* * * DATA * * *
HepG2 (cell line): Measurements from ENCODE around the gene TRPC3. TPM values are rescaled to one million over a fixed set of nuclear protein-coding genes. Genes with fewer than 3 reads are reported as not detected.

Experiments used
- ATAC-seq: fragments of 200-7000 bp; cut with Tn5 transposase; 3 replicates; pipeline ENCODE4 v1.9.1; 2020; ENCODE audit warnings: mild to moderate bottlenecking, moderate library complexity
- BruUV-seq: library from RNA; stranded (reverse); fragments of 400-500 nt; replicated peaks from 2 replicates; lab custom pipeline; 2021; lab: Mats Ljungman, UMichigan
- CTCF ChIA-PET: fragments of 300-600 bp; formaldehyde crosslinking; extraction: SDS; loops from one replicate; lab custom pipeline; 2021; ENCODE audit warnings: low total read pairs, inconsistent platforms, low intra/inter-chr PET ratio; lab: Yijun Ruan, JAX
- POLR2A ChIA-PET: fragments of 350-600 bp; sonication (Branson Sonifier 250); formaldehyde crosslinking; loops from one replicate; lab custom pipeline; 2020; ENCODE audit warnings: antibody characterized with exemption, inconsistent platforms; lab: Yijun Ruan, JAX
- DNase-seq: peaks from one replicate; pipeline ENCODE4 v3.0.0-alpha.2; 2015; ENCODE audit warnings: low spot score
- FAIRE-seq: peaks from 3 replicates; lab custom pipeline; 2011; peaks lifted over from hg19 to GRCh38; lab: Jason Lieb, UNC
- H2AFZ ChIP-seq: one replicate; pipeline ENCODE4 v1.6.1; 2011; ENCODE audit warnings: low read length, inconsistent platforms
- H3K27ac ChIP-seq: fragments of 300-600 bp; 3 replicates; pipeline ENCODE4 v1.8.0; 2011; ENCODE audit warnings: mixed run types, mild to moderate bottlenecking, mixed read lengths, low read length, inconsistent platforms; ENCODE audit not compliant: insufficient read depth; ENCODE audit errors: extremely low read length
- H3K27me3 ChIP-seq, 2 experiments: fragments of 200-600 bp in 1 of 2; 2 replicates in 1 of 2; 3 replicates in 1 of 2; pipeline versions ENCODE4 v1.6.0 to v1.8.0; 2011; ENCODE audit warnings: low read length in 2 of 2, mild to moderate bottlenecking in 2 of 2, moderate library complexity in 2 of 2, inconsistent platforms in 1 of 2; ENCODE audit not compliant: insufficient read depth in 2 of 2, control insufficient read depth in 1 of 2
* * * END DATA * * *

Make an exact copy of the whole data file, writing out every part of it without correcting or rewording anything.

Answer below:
HepG2 (cell line): Measurements from ENCODE around the gene TRPC3. TPM values are rescaled to one million over a fixed set of nuclear protein-coding genes. Genes with fewer than 3 reads are reported as not detected.

Experiments used
- ATAC-seq: fragments of 200-7000 bp; cut with Tn5 transposase; 3 replicates; pipeline ENCODE4 v1.9.1; 2020; ENCODE audit warnings: mild to moderate bottlenecking, moderate library complexity
- BruUV-seq: library from RNA; stranded (reverse); fragments of 400-500 nt; replicated peaks from 2 replicates; lab custom pipeline; 2021; lab: Mats Ljungman, UMichigan
- CTCF ChIA-PET: fragments of 300-600 bp; formaldehyde crosslinking; extraction: SDS; loops from one replicate; lab custom pipeline; 2021; ENCODE audit warnings: low total read pairs, inconsistent platforms, low intra/inter-chr PET ratio; lab: Yijun Ruan, JAX
- POLR2A ChIA-PET: fragments of 350-600 bp; sonication (Branson Sonifier 250); formaldehyde crosslinking; loops from one replicate; lab custom pipeline; 2020; ENCODE audit warnings: antibody characterized with exemption, inconsistent platforms; lab: Yijun Ruan, JAX
- DNase-seq: peaks from one replicate; pipeline ENCODE4 v3.0.0-alpha.2; 2015; ENCODE audit warnings: low spot score
- FAIRE-seq: peaks from 3 replicates; lab custom pipeline; 2011; peaks lifted over from hg19 to GRCh38; lab: Jason Lieb, UNC
- H2AFZ ChIP-seq: one replicate; pipeline ENCODE4 v1.6.1; 2011; ENCODE audit warnings: low read length, inconsistent platforms
- H3K27ac ChIP-seq: fragments of 300-600 bp; 3 replicates; pipeline ENCODE4 v1.8.0; 2011; ENCODE audit warnings: mixed run types, mild to moderate bottlenecking, mixed read lengths, low read length, inconsistent platforms; ENCODE audit not compliant: insufficient read depth; ENCODE audit errors: extremely low read length
- H3K27me3 ChIP-seq, 2 experiments: fragments of 200-600 bp in 1 of 2; 2 replicates in 1 of 2; 3 replicates in 1 of 2; pipeline versions ENCODE4 v1.6.0 to v1.8.0; 2011; ENCODE audit warnings: low read length in 2 of 2, mild to moderate bottlenecking in 2 of 2, moderate library complexity in 2 of 2, inconsistent platforms in 1 of 2; ENCODE audit not compliant: insufficient read depth in 2 of 2, control insufficient read depth in 1 of 2